I don’t know about you, but the world just seems busy. I find when I ask people the question, “how are you doing?”, 90% of the time the answer is: “busy”.
A common reason for our busyness is our work. The ‘hustle’ culture of today continues to puzzle me. For those who aren’t familiar, ‘hustle’ culture is “obsessed with striving” (NY Times). It’s a culture that worships mantras such as “sleep when you’re dead”, or “rise and grind” (Nike Ad).
It’s strange because I think the concept of ‘work ethic’ has become distorted in our modern-day and age. No longer is it associated with sustained effort in meaningful work, but rather just any work of long duration. Busyness has become a virtue.
I think that one of the reasons for the proliferation of hustle culture is this age of start-ups that we live in.
Many of the billionaires today – Jeff Bezos, Bill Gates, Elon Musk – have all made their fortunes in these start-up companies which are characterized by outlandishly long work weeks. Take Elon Musk, for example, he works 85 to 100 hours week – two full-time jobs (Business Insider).
It surprises me that working excessive amounts is often praised. I just think that if we dedicated that amount of time to anything else besides work, it would be considered an addiction; and we would be encouraged to go to therapy!
Yet, somewhere along the line, society has decided that these tech giants are aspirational and that sacrificing your family life and social life for work is respectable.
Now, of course, many of these people I have mentioned have done great work. Microsoft, Tesla, they are all companies that have changed the world. Furthermore, Bill Gates continues to donate billions in philanthropic efforts. I don’t deny any of this, nor discount it.
However, something that has been on my heart lately is that how we do something is just as important as why we do something. I’ve found that I often use the reason I am doing something to justify how I am doing something.
The how is important
I’ll give you an example. I am currently studying civil engineering at university. I put a lot of hours into my study because I want to be the best that I can be. Also, I want to set myself up for opportunities in the future that could make a difference in people’s lives.
But often I’ll justify denying certain opportunities to volunteer, or to share my faith, or to do ministry because I’m ‘busy’ with university. I’ll say to myself that when I finish university, I will have more time to read my Bible. Or, when I finish this assignment, I will have more time to spend praying.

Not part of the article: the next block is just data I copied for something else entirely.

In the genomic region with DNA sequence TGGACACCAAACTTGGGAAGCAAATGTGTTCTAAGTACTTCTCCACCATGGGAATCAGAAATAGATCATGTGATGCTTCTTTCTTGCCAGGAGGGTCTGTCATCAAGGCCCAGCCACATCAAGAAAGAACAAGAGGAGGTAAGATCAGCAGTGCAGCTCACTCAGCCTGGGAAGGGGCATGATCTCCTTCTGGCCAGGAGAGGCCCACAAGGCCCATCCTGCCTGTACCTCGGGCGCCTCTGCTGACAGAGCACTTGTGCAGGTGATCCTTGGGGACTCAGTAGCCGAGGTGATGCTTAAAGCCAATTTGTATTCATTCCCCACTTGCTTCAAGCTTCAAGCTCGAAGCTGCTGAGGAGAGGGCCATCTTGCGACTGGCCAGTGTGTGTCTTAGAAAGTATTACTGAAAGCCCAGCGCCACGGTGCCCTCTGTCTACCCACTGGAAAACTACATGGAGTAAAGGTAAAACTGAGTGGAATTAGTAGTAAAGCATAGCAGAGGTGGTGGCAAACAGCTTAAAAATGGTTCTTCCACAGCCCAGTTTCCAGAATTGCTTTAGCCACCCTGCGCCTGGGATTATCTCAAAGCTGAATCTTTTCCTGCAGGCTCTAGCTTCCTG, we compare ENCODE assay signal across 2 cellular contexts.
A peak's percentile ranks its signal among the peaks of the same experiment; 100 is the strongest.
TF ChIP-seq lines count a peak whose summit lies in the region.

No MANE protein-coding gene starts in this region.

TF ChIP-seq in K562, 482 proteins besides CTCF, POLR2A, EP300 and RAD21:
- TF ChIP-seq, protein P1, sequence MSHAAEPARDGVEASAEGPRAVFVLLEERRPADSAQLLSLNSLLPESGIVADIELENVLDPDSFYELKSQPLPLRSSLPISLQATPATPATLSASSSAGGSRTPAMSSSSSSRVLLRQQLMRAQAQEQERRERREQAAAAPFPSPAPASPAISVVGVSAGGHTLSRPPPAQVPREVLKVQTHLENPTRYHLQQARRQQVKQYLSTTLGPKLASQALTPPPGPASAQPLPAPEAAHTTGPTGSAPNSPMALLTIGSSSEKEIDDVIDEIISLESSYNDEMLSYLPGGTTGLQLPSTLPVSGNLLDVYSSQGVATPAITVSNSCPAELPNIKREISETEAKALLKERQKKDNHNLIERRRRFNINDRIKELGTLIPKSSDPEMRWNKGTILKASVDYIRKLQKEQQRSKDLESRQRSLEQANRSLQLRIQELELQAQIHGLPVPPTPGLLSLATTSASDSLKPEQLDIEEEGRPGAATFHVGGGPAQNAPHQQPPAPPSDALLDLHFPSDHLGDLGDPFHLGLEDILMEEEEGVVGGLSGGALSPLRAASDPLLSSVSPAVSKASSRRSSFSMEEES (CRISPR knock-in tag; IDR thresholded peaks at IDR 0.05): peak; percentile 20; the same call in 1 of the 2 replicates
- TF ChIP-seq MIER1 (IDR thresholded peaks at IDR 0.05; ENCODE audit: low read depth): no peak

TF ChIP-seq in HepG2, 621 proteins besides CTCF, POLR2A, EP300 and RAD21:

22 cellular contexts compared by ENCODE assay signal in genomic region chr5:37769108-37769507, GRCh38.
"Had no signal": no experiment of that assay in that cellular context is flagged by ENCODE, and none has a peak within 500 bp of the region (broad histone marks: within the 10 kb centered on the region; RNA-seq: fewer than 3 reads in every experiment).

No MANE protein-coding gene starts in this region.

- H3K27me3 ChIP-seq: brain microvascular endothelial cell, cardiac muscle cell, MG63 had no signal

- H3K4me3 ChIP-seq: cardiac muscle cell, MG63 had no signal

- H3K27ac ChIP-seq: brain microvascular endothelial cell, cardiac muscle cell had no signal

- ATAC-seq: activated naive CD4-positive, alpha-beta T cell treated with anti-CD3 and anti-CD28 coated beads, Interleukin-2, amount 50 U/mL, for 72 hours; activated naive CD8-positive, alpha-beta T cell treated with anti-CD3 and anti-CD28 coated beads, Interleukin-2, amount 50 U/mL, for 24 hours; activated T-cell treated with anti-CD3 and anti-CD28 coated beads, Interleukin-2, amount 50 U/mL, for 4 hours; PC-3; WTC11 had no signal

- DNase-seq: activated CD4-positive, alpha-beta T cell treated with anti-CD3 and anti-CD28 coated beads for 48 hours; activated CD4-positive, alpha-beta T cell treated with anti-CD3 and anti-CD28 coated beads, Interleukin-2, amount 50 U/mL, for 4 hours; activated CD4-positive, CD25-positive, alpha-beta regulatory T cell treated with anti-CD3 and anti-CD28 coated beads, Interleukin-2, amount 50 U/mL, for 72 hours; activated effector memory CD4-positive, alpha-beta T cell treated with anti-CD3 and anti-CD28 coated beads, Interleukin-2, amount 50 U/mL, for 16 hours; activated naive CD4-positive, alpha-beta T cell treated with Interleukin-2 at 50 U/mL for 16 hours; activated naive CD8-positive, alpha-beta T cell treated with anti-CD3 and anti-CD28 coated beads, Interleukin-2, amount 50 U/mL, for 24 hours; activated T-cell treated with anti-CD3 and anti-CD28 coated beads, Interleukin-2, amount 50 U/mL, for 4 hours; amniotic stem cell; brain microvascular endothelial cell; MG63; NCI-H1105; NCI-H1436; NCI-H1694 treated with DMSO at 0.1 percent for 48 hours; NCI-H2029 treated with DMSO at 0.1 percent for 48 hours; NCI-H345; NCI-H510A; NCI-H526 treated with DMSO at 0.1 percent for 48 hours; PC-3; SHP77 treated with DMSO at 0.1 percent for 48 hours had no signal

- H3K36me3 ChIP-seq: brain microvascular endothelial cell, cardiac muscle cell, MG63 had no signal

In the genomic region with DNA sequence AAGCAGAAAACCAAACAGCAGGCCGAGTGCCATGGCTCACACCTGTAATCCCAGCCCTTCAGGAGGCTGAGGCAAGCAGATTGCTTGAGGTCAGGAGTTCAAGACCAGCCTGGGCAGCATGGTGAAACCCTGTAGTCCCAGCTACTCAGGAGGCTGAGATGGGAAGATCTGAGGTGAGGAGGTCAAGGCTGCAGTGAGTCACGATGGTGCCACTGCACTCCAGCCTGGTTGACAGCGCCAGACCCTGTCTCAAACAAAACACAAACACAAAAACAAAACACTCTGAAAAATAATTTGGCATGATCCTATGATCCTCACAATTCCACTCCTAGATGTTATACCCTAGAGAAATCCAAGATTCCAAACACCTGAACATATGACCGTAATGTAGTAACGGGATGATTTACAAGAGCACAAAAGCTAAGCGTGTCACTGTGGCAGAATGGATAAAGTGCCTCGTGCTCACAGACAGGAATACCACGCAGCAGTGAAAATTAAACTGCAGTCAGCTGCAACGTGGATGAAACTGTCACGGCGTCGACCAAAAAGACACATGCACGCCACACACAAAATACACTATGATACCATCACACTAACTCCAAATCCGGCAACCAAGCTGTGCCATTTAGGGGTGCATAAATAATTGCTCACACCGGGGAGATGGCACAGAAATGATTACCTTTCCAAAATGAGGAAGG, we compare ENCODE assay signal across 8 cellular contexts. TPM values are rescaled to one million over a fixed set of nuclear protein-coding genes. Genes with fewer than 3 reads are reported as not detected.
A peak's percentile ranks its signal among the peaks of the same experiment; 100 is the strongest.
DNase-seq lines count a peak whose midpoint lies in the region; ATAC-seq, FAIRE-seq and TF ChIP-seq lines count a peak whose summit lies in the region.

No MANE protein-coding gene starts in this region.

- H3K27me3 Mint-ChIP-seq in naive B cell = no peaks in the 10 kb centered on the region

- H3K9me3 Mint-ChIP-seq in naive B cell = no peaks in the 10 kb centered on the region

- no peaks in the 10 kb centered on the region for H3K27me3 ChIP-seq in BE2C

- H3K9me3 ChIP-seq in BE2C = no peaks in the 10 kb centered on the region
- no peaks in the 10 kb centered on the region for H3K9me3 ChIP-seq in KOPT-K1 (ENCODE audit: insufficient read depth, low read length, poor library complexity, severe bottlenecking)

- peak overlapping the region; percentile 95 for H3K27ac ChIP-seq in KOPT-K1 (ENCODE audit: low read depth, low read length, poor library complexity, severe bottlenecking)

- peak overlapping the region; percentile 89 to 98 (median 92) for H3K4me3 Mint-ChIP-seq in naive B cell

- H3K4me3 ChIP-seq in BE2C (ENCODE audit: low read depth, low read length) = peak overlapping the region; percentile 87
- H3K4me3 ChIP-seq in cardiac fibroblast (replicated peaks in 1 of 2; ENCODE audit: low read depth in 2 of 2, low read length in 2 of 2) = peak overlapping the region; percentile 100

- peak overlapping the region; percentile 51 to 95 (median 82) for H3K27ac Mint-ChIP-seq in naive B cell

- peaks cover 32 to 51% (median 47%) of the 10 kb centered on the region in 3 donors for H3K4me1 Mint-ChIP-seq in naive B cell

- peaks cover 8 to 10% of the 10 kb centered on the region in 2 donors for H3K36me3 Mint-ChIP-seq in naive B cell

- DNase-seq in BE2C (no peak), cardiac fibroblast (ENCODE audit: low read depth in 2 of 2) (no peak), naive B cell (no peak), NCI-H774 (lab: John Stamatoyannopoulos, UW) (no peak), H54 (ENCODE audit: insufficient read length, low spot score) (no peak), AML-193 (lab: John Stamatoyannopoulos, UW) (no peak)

However, the truth is that there is always going to be another assignment, there is always going to be another task. If I keep using that as my excuse, I will never actually serve in the way that I intend to, or in the way that God has called me too.
Many of us will similarly justify our work life. We might say that we are working hard for these years to save up and then use the money to do good. Now that is admirable, and I don’t denounce that goal. However, we need to ask ourselves what are we doing in the meantime as well.
The truth is that Jesus died to reconcile ourselves to Him (Romans chapter 5, verse 10). He died so that we could have a relationship with Him, not so we would just work harder.
He died for our presence, not our productivity. Yet, often it is time spent with Him or serving Him that is sacrificed at the altar of our busyness.
I don’t deny that certain seasons will require more hard work and more sacrifice of our time than others. During exam times, for example, I will have less time to dedicate to other things than usual. What is important is that we reflect on our overall pattern.
People like Bill Gates are fortunate. He is in a position now that he can leverage the hard work he has put in the past for good. However, not everyone is that lucky. The scary truth is that day that we tell ourselves will be the day that we start serving, it may never come.
The future is not guaranteed. So, we need to ask ourselves, if we died tomorrow, what would we have to show? Are we busying ourselves with things that have eternal value, or those things that will pass away when we die?
So where do we need to be spending more time?
If obsessive work or study is a constant in our lives, then we need to ask ourselves what we truly value, and whether we are giving these things the time we should. The truth is that we will always be busy. Therefore, we need to be intentional about making time for the things we value.
Even though Jesus was occupied with the important job in the world – reconciling mankind – He still took hours out to pray, to spend time with His Father (Luke chapter 5, verse 16; Mark chapter 1, verse 35). If anyone could have used the excuse of busyness, it was Jesus.
However, He knew that the how was just as important as the why. It is important for us too.
Matthew Thornton is studying at the University of Auckland, Matthew finds that writing is one of the prime ways he connects with and grows closer to God. He loves seeing the way in which God has wired everyone uniquely and finds immense fulfilment in seeing others discover who God is to them. He would love to hear from you: email@example.com